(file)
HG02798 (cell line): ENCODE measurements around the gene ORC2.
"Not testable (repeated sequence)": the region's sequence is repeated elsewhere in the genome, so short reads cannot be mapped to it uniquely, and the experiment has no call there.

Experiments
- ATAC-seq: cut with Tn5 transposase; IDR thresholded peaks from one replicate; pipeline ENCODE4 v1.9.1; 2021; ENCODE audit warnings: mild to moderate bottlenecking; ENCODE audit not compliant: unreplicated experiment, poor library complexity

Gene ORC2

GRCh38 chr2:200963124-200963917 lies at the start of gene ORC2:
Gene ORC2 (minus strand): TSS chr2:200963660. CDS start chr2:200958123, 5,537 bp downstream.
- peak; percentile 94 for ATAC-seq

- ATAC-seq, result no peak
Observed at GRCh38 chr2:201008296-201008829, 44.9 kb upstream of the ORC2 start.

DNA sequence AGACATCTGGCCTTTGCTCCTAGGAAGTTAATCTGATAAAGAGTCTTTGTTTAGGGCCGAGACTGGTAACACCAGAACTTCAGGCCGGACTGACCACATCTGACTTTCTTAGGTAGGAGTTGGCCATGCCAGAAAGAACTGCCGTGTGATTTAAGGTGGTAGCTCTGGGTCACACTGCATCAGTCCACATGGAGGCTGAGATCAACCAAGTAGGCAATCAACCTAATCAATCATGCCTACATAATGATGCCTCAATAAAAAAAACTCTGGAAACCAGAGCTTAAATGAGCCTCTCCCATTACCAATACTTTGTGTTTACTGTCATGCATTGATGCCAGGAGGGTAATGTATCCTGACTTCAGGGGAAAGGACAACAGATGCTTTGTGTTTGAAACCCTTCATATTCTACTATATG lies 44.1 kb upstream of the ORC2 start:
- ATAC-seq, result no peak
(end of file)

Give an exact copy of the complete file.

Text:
HG02798 (cell line): ENCODE measurements around the gene ORC2.
"Not testable (repeated sequence)": the region's sequence is repeated elsewhere in the genome, so short reads cannot be mapped to it uniquely, and the experiment has no call there.

Experiments
- ATAC-seq: cut with Tn5 transposase; IDR thresholded peaks from one replicate; pipeline ENCODE4 v1.9.1; 2021; ENCODE audit warnings: mild to moderate bottlenecking; ENCODE audit not compliant: unreplicated experiment, poor library complexity

Gene ORC2

GRCh38 chr2:200963124-200963917 lies at the start of gene ORC2:
Gene ORC2 (minus strand): TSS chr2:200963660. CDS start chr2:200958123, 5,537 bp downstream.
- peak; percentile 94 for ATAC-seq

- ATAC-seq, result no peak
Observed at GRCh38 chr2:201008296-201008829, 44.9 kb upstream of the ORC2 start.

DNA sequence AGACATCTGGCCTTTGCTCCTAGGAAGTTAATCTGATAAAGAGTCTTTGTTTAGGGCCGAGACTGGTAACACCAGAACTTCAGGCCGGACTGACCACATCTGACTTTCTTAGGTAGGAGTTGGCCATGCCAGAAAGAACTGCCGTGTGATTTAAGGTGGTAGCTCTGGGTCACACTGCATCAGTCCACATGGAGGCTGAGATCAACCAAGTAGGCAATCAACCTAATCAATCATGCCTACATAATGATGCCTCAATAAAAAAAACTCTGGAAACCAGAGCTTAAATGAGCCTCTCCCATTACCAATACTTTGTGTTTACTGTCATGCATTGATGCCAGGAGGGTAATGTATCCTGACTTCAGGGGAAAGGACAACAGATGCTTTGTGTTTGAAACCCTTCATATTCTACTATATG lies 44.1 kb upstream of the ORC2 start:
- ATAC-seq, result no peak